Ethics is a tricky issue. There are just too many flavours: professional ethics, personal ethics, research ethics, institutional ethics, etc. And the recipes for effective research ethics aren't specific as to proportions and seasonings. I'm not even sure if a recommendation such as "two parts professional ethics, one part institutional ethics, with a dash of sympathy for the common man [sic]" would necessarily help. Instead, I just need to wrestle with some of these issues (nb. I'm already governed by a few flavours of ethical codes--ALA and Professional Engineers of Ontario--and institutional ethics!)
To better understand ethics issues I'm just going to play with them and kick some ideas around. It seems that many of my recent projects have revolved around social networks and communities of practice so I intend to analyze Flinders's (1992) ontology of ethics--utilitarian, deontological, relational, and ecological--using some of my newly discovered concepts and pull quotes.
As Flinders notes, utilitarian ethics have been around for a while and provide a sound basis for ethical thought. The basic concept is utility i.e., the most potential benefit for the least cost. Jeremy Bentham is generally considered to be one of the fathers of utilitarianism and we shouldn't let his eccentricities bias our conception of utilitarian ethics (Bentham's head is embalmed and on display at University College London ). As Flinders notes, however, it becomes difficult to objectively determine the value of particular benefits since value itself is a subjective and socially driven animal. In the back of my mind I have two images floating about: the swimming tadpoles of Deleuze and Guattari's Rhizome Theory (1987) and the WWI trenches portrayed by Axelrod (2003 ). The tadpoles merely swim around any obstruction--such as artificial constructions of value--while groups of individuals collectively and tacitly agree not to engage in particular practices (such as killing people in the other trench) despite the best efforts of authority.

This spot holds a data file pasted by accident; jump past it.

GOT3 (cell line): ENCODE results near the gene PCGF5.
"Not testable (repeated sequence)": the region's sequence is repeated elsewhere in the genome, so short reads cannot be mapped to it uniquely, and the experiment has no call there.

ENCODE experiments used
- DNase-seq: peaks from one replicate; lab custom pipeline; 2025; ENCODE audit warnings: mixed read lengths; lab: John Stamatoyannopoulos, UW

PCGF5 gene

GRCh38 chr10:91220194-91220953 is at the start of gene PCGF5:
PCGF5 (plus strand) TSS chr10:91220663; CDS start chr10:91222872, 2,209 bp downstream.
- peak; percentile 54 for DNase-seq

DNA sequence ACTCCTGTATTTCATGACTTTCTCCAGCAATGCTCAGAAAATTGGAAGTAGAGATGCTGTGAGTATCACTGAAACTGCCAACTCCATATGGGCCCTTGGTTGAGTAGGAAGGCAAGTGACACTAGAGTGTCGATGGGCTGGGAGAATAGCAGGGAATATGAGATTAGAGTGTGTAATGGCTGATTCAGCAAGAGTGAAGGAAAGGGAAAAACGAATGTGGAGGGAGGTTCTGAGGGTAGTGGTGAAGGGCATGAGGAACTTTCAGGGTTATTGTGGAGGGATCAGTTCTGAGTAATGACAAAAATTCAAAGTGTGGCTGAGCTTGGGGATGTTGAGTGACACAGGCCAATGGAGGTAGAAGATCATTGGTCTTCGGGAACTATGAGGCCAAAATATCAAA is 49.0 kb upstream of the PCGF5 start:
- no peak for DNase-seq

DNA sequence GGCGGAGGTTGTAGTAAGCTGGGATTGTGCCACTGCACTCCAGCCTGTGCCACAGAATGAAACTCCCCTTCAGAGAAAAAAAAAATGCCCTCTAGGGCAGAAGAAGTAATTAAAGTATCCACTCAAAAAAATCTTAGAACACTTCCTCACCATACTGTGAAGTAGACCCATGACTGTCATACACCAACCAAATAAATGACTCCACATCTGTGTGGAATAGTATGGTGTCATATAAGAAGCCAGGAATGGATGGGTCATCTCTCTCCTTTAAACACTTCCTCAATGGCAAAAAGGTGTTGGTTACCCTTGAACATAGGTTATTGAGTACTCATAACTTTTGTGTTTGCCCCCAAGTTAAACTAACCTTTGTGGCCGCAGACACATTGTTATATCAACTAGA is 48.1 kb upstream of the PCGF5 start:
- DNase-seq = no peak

Many of our ethical concerns may be addressed by following codified rules such as those provided by institutions and professional bodies. Codified information, however, always poses reader-response type problems (see discussion in Barnes, 1994). Wenger presents another perspective:
"Any practice--even the most verbal--will have tacit aspects that are revealed by demands outside its regime of competence. By overlooking issues of boundary, schemes for classifying knowledge into types often place too much emphasis on individual cognition and thus on solutions to problems that do not take advantage of the landscape of practices." (Wenger, 1998 pg. 140)
As I write this, I realize that Axelrod and Rhizomes are again applicable. Rules and codes are inherently driven by a local context and are subject to the limitations of that context especially when practitioners are at the bounds of that context (as in the case of original research). As we span boundaries and stretch the limits of a particular context or field, the codes may or may not stretch with us.